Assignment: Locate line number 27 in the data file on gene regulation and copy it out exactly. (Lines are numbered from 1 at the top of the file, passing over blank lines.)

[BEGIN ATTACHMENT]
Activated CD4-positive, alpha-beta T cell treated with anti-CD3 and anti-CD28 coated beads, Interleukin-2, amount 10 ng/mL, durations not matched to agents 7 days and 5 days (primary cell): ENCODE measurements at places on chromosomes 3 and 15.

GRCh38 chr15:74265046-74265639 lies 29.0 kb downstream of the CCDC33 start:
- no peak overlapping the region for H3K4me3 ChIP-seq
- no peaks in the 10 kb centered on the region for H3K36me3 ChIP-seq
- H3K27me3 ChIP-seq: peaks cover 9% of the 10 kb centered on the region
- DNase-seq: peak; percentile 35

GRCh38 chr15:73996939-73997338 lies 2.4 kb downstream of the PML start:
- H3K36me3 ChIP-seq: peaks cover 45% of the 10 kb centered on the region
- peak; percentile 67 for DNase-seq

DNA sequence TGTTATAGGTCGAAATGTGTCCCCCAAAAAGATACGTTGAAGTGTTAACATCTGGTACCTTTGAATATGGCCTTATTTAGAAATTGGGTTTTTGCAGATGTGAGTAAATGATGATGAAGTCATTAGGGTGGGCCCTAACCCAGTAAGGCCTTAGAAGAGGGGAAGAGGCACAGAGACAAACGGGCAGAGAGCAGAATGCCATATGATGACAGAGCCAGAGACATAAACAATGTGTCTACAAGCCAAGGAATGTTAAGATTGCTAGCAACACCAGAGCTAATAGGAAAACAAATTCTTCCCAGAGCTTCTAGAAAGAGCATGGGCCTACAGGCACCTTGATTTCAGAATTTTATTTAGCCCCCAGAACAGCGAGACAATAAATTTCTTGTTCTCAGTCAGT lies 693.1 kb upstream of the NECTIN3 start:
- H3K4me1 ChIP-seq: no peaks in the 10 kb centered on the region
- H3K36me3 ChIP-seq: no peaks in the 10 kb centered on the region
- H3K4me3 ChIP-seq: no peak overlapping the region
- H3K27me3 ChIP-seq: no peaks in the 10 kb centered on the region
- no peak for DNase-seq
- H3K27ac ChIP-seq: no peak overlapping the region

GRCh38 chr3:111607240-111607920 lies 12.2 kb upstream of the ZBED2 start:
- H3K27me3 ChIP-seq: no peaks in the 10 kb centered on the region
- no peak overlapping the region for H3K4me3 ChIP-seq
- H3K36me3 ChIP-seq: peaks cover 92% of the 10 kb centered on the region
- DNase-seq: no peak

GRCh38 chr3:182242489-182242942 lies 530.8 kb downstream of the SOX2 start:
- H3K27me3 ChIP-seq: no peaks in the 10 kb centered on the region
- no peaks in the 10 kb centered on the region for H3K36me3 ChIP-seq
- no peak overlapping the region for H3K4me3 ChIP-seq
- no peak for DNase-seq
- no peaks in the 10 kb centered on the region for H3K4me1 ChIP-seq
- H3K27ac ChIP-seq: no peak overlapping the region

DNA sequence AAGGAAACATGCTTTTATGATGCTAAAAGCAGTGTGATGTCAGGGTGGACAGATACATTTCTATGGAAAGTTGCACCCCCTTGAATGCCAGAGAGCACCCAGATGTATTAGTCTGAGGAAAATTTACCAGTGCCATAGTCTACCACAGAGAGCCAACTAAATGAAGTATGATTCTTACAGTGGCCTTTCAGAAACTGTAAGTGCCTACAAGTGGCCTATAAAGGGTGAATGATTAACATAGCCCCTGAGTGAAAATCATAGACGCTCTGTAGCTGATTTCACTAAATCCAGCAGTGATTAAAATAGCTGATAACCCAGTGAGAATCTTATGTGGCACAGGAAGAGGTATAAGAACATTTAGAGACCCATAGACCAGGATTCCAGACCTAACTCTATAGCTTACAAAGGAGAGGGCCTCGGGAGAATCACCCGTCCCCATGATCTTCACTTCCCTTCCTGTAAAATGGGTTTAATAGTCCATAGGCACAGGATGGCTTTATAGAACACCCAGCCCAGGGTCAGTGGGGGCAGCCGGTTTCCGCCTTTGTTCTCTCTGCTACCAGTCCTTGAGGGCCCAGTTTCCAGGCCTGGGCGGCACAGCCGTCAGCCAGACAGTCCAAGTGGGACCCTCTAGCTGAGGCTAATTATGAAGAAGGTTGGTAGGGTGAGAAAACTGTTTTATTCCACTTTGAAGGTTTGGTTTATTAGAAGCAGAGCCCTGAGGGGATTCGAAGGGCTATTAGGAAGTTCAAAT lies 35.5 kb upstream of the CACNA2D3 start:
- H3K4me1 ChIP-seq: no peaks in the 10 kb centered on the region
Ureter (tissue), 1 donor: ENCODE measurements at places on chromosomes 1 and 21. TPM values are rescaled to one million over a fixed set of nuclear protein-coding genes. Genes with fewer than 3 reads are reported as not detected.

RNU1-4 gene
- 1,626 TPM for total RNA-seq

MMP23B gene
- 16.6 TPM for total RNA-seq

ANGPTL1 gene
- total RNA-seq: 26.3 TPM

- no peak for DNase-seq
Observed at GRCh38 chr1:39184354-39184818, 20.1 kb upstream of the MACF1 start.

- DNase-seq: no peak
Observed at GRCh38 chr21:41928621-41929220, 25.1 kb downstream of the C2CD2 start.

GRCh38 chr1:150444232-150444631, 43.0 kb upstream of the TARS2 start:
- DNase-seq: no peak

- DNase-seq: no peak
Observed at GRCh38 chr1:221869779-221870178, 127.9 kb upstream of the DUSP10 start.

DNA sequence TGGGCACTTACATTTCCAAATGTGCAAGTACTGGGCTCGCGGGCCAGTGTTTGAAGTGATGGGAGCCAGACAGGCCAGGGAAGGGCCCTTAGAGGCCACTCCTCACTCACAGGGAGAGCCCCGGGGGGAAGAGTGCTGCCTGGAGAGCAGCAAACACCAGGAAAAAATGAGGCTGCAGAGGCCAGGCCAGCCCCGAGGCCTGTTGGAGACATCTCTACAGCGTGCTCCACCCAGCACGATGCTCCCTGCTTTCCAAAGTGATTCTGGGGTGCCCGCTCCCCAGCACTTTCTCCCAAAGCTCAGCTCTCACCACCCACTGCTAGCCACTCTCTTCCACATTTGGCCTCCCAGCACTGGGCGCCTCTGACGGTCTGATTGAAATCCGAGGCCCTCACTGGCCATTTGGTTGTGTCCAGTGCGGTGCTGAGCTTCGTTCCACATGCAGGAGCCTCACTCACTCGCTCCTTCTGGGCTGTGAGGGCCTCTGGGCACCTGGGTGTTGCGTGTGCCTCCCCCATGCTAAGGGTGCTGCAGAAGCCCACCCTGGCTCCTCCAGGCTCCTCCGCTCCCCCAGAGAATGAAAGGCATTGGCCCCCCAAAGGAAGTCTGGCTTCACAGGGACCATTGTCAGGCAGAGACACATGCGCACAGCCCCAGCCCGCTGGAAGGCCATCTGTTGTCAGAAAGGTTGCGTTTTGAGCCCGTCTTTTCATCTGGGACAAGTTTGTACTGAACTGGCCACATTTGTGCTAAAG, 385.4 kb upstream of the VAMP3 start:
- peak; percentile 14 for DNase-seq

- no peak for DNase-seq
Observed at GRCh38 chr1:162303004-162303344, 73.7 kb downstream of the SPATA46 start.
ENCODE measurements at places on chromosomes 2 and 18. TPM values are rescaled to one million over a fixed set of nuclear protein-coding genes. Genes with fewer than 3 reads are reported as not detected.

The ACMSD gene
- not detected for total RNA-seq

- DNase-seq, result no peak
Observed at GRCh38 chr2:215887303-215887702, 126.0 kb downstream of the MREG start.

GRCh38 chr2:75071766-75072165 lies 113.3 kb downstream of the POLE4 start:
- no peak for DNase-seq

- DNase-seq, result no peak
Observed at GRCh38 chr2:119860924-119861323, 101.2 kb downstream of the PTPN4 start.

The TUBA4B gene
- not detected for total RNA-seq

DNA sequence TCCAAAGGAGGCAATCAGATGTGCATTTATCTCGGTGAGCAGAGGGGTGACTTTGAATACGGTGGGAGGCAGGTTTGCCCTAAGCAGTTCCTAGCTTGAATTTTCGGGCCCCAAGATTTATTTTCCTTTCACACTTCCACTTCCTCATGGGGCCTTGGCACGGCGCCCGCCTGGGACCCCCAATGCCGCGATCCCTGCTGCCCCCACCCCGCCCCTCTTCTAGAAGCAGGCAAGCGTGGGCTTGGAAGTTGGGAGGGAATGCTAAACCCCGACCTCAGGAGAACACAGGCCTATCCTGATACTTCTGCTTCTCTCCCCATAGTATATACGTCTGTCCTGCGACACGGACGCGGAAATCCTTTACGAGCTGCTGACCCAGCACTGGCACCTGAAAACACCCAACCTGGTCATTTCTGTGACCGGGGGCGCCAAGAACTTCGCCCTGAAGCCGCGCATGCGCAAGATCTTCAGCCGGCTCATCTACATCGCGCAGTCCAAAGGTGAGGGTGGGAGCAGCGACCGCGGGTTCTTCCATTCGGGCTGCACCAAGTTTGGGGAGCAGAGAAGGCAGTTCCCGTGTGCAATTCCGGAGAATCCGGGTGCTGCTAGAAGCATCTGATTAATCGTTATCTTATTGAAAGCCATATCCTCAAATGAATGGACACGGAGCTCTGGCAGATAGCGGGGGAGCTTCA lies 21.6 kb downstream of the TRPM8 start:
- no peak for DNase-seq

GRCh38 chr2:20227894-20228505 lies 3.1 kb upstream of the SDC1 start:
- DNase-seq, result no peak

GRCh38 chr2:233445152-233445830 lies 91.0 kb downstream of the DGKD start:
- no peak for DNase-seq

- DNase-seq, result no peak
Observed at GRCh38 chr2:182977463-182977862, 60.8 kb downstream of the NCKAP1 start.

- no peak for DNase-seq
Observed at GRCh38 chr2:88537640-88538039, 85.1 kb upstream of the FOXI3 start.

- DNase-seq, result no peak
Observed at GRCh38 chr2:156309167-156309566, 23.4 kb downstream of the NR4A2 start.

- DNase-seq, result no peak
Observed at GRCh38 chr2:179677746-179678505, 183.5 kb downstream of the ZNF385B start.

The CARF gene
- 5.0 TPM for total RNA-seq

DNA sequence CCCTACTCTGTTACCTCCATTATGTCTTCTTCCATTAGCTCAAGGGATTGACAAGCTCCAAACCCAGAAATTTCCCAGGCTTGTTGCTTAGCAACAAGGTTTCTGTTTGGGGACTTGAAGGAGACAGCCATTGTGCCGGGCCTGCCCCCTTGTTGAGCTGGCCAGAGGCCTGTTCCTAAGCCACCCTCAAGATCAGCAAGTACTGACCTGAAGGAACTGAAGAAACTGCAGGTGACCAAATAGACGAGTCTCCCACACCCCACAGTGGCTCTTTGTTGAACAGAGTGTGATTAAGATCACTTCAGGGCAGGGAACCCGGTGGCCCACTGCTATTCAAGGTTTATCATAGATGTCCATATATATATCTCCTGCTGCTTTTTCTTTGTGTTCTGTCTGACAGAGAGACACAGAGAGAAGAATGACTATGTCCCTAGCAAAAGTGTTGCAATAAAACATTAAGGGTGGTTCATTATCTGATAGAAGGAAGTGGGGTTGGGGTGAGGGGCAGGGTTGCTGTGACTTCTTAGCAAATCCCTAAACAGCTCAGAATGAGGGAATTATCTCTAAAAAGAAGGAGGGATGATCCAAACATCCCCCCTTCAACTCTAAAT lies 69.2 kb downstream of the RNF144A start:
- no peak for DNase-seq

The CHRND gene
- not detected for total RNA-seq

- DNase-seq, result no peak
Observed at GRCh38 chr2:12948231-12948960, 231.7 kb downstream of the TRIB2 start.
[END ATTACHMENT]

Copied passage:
- no peaks in the 10 kb centered on the region for H3K4me1 ChIP-seq